New Delhi: Setting aside trial court’s order, the Delhi High Court has granted relief to the Lok Nayak Jai Prakash Narayan (LNJP) Hospital and its doctors from the allegation of conducting unsuccessful sterilization surgery on a woman, leading to her conception again.
The concerned case goes back to 2001 when a patient, mother of 6, approached the hospital for tubectomy. After the checkup, the surgery was performed on 15.05.2001 under the care of Dr Deepa.
However, a few months later, the patient suspected pregnancy and then went for a health check at a Physical Health Centre on 21/10/2002, came to know that her tubectomy operation failed and she was indeed pregnant to have her 7th child.
Disappointed, the patient then moved the trial court claiming that the hospital did not provide reasonable medical care to her, resulting in defect and deficiency in the sterilization surgery. She alleged that she was not informed about the success rate of this operation as the hospital did not enlighten her with the same. She said that she followed all the precautions and took all the medicines for two months as advised.
However, the hospital authorities denied any negligence while performing the operation. They stated that patient and her relation Suman, who signed the consent form, were told about the failure chances of the operation and they were advised that in case of failure, the patient could come again for a free abortion, but she failed to do so and did not visit the hospital after getting pregnant.
The patient had reported only twice for follow up and that too within 15 days of sterilization which was against the advice given to her at the time of discharge. She was directed to report after four weeks and in case of missed period any time, she was to report immediately to manage the unwanted pregnancy.
The hospital also added that her submission that she continued the medicines for two months of sterilization is also contrary to the written instruction to her at the time of discharge. It is not clear as to what medicine she took for two months. “But she failed to adhere to the instructions having a clear indication that she was interested to continue her pregnancy,” the hospital contended.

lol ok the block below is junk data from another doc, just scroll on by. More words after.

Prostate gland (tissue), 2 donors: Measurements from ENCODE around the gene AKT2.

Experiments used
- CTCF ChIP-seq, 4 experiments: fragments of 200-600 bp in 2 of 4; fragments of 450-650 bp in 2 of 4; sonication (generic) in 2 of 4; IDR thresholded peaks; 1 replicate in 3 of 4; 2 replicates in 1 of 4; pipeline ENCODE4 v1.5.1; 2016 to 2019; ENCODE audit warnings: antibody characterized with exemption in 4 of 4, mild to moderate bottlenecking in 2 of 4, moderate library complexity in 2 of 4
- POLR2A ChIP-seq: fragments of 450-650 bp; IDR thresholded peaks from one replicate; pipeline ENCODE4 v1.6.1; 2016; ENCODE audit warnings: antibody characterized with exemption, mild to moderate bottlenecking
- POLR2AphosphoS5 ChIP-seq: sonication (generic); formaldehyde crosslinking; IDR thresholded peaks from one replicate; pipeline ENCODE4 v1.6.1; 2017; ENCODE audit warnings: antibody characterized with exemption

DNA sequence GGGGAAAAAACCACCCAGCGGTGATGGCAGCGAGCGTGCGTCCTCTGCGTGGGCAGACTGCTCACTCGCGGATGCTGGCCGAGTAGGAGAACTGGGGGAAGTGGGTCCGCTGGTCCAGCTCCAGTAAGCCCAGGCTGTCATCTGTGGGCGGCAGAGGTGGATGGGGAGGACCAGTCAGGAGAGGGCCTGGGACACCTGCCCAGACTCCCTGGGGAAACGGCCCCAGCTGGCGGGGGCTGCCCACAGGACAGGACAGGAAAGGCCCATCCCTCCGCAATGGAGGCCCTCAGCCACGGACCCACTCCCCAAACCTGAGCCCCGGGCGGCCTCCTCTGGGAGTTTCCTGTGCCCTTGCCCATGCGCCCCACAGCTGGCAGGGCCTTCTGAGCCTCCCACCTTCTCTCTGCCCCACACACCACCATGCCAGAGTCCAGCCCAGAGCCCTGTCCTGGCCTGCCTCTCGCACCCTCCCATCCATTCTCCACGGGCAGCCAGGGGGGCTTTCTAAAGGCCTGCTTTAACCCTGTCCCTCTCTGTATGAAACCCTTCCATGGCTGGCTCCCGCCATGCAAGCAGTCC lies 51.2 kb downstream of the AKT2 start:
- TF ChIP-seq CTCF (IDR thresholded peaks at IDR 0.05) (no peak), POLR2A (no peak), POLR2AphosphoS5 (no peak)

Hearing both the sides, the bench at the trial court ruled in favour of the patient stating,
“It is admitted position that the tubectomy operation was performed on 15.5.2001 whereas the consent form appear to have been got signed on 14.5.01.
I have no reasons to disbelieve the plaintiff that she was not informed of the chances of failure of sterilization operation.
I also do not have any reason to disbelieve the reply of the plaintiff being Pw.1 to the questions put by Ld. counsel for the defendants during the cross examination, which go to show that when she visited the defendant no. 2 hospital, she was ill treated by the doctor and the hospital staff and was not properly attended.
Had she been attended properly by the hospital staff of the defendant no. 2, she could get unwanted pregnancy terminated which resulted into birth of the child which took place on 4.4.03.”
In its conclusion, the trial court held the hospital guilty of negligence.
Responding to the judgement, the hospital moved the Delhi High Court challenging the trial court’s order. After thorough perusal of the arguments from both sides, the apex court observed,
“Since medically there is never a 100% chance of success in sterilization operations, the mere fact that the operation was not successful, that by itself cannot be a reason to hold the appellant/defendant and its doctors guilty of negligence.”
“The appellant is asking for damages and yet she was herself negligent enough.” Noting that the trial court has also erred that the operation of the patient took place on 15.5.2001 and the hospital only claimed to have found out about her pregnancy on 23.10.2002, the court added.
“Once a person becomes pregnant then the menstrual cycle stops and this is known within one month or at best within two months from the conception month… the respondent/plaintiff could well have done abortion on time but she did not do so”
Later, Justice Valmiki J. Mehta asserted upon the issue of consent form signatures on behalf of which the trial court substantially made the judgement,
“Firstly, signing of such forms is always and invariably got done by any private or public Hospital before a tubectomy/sterilization operation.
Secondly, the documents Ex. PW-1/D-1 and Ex. PW-1/D-2 contain the thumb impressions of the respondent/plaintiff and whereas a signature can be forged but thumb impressions can never be forged.
Thirdly, admittedly, the name of the sister-in-law/Bhabhi of the respondent/plaintiff is Ms. Suman and how would the appellant/defendant have known the name of the sister-in-law/Bhabhi of the respondent/plaintiff as Ms. Suman and who has signed as her full name Suman on the two forms.”
Ultimately, the court allowed the appeal made by the hospital and concluded,
“Impugned Judgment of the Trial Court dated 16.8.2005 is set aside and the suit of the respondent/plaintiff will stand dismissed”
Attached is the judgement below: